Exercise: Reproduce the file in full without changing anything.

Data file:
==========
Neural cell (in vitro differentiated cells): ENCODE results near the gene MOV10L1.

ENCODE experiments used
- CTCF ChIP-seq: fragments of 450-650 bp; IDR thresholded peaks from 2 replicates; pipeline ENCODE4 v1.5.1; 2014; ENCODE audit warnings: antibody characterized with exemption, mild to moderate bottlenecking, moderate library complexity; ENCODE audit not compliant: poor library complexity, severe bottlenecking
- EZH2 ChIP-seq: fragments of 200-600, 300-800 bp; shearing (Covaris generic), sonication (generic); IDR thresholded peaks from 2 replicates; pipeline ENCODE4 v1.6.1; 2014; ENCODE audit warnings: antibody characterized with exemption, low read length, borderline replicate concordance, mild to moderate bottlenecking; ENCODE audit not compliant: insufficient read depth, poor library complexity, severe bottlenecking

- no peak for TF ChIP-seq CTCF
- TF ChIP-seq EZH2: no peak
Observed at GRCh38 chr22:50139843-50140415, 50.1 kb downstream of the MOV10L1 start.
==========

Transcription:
Neural cell (in vitro differentiated cells): ENCODE results near the gene MOV10L1.

ENCODE experiments used
- CTCF ChIP-seq: fragments of 450-650 bp; IDR thresholded peaks from 2 replicates; pipeline ENCODE4 v1.5.1; 2014; ENCODE audit warnings: antibody characterized with exemption, mild to moderate bottlenecking, moderate library complexity; ENCODE audit not compliant: poor library complexity, severe bottlenecking
- EZH2 ChIP-seq: fragments of 200-600, 300-800 bp; shearing (Covaris generic), sonication (generic); IDR thresholded peaks from 2 replicates; pipeline ENCODE4 v1.6.1; 2014; ENCODE audit warnings: antibody characterized with exemption, low read length, borderline replicate concordance, mild to moderate bottlenecking; ENCODE audit not compliant: insufficient read depth, poor library complexity, severe bottlenecking

- no peak for TF ChIP-seq CTCF
- TF ChIP-seq EZH2: no peak
Observed at GRCh38 chr22:50139843-50140415, 50.1 kb downstream of the MOV10L1 start.